Salt Lake City's elite private pilots and their passengers are still a little miffed.
Despite an increase in U.S. Customs and Border Protection officers (from four to 11) at Salt Lake City International Airport, private jets are still not allowed to clear customs in Utah's capital during late night/early morning hours. Those late-arriving flights -- coming in from other countries -- have to touch down in some other city that does have 24-hour service, clear customs and then continue on to Salt Lake City.
Clearing customs elsewhere means jet owners pay an extra $4,000 to $5,000 in fuel costs. Utah's air industry advocates say the system can cause businesses executives -- used to flying anywhere in the world at odd hours -- to not want to do business in Salt Lake City.
The issue hit the Utah Air Travel Commission recently.
John Glaittli, the port director for customs in Salt Lake, said Jan. 8 customs began servicing the airport from 8 a.m. to 8 p.m. -- four hours longer than before. Glaittli said only about 12 to 18 private flights last year sought to come into the airport at times when customs service wasn't available.
"For 12 to 18 flights out of 365 days a year it doesn't make sense to staff it," Glaittli said. Customs will try to accommodate as much traffic as possible, but the "middle of the night stuff is going to be an issue."
UATC Chair Meg Holbrook called customs' new service "very accommodating," but others on the commission were less enthusiastic.
"As mildly as I can I'm going to ask you to be aggressive in accommodating that (late-night) traffic as possible," commission member Keith Christensen said. "We'd love to see that business here rather than in Colorado or Nevada."
Bill Haberstock, who runs the private jet fueling service Million Air, says Salt Lake City should have on-demand customs service. His clients would even be willing to pay for it. They would shell out as much as $400 or $500 to clear customs in Salt Lake City, he said.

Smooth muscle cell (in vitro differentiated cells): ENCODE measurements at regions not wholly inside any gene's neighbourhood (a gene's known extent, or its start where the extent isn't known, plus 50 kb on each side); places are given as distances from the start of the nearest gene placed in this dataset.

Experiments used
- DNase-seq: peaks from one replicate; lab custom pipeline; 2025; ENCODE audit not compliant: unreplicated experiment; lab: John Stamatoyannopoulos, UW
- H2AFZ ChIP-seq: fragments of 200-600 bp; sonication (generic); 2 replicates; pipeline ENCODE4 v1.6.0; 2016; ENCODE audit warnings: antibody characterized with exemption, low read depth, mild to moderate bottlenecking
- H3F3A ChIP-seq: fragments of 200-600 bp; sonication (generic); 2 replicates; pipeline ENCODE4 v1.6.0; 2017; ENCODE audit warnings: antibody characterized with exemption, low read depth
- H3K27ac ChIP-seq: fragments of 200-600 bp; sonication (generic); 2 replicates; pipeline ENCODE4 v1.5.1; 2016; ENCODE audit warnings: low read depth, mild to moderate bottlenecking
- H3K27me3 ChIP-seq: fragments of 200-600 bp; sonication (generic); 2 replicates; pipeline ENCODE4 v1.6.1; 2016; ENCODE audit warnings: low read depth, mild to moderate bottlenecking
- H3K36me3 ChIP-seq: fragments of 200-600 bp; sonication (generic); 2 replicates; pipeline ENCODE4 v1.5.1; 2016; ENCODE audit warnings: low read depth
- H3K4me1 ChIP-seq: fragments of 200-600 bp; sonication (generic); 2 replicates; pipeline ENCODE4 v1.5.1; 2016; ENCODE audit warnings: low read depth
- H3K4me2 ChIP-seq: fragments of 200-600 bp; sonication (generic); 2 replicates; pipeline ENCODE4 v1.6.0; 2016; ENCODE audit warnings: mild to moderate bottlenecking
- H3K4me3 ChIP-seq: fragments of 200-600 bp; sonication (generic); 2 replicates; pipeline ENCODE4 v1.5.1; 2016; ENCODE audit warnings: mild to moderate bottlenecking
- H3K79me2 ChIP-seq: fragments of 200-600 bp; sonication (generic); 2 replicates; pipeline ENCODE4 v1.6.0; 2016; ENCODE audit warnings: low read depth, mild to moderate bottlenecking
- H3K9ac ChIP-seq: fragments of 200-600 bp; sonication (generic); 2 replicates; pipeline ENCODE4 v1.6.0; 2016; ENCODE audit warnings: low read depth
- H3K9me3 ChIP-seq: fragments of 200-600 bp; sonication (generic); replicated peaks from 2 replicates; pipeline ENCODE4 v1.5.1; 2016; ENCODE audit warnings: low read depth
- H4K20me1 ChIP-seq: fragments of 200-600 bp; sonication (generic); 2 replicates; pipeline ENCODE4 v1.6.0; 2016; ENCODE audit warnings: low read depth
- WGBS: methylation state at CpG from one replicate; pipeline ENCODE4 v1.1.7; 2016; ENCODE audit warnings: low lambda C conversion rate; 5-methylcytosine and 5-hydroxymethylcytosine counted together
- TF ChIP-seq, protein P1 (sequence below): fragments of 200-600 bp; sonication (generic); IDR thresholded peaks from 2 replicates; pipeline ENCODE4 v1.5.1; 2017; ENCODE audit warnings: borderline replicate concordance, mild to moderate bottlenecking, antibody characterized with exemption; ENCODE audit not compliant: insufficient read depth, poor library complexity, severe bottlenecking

But while some complained, others rushed to praise customs officials who they say have bent over backward to accommodate Salt Lake City's international air travel.
"We have great service for the demand that we have and for them to work with us in the way that they have in terms of expanding their staff and expanding their hours given the fact that they are handling the numbers they have is great," Department of Airports spokeswoman Barbara Gann said. E-mail: email@example.com
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The state's largest airport also ranked No. 2 in on-time departures, just .06 percent behind No. 1 Houston.
The FAA has reiterated its stance that the cost of additional radar outweighs the benefits.
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"It is an airline we have had continuing discussions with. We've been receiving indications that there may be a time they are interested in coming here."